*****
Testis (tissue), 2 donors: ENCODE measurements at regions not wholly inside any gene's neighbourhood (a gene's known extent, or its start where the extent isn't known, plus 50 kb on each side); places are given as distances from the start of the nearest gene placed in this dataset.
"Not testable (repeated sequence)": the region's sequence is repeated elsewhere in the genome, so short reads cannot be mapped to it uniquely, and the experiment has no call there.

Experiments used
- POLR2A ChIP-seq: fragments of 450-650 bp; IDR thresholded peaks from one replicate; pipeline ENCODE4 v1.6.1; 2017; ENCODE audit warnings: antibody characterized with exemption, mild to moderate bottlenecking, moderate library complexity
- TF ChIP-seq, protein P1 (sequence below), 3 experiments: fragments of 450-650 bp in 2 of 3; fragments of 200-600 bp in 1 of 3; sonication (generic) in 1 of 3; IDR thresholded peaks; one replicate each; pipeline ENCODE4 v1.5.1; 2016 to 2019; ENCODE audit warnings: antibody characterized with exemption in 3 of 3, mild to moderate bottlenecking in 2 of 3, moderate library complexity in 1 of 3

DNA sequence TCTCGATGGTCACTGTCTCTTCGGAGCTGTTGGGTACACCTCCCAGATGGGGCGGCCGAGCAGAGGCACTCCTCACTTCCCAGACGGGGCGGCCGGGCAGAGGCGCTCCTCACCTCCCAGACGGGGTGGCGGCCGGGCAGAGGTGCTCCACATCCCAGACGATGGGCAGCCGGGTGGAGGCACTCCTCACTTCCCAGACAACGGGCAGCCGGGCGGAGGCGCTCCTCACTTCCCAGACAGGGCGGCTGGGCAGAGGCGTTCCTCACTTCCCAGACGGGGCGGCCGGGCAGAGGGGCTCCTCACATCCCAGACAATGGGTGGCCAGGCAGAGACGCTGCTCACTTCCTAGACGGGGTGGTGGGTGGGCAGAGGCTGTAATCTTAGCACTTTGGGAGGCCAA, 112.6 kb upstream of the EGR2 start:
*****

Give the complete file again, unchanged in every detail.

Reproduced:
Testis (tissue), 2 donors: ENCODE measurements at regions not wholly inside any gene's neighbourhood (a gene's known extent, or its start where the extent isn't known, plus 50 kb on each side); places are given as distances from the start of the nearest gene placed in this dataset.
"Not testable (repeated sequence)": the region's sequence is repeated elsewhere in the genome, so short reads cannot be mapped to it uniquely, and the experiment has no call there.

Experiments used
- POLR2A ChIP-seq: fragments of 450-650 bp; IDR thresholded peaks from one replicate; pipeline ENCODE4 v1.6.1; 2017; ENCODE audit warnings: antibody characterized with exemption, mild to moderate bottlenecking, moderate library complexity
- TF ChIP-seq, protein P1 (sequence below), 3 experiments: fragments of 450-650 bp in 2 of 3; fragments of 200-600 bp in 1 of 3; sonication (generic) in 1 of 3; IDR thresholded peaks; one replicate each; pipeline ENCODE4 v1.5.1; 2016 to 2019; ENCODE audit warnings: antibody characterized with exemption in 3 of 3, mild to moderate bottlenecking in 2 of 3, moderate library complexity in 1 of 3

DNA sequence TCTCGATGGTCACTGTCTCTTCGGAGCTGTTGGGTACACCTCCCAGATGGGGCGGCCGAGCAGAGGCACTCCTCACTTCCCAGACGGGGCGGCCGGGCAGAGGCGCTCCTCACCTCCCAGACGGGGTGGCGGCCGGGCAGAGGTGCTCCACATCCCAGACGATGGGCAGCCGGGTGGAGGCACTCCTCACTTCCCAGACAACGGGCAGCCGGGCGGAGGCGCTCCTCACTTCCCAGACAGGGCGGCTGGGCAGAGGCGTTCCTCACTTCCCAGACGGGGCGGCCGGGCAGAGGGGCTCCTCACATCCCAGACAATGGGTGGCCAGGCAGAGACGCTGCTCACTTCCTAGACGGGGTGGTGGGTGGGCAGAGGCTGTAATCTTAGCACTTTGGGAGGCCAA, 112.6 kb upstream of the EGR2 start: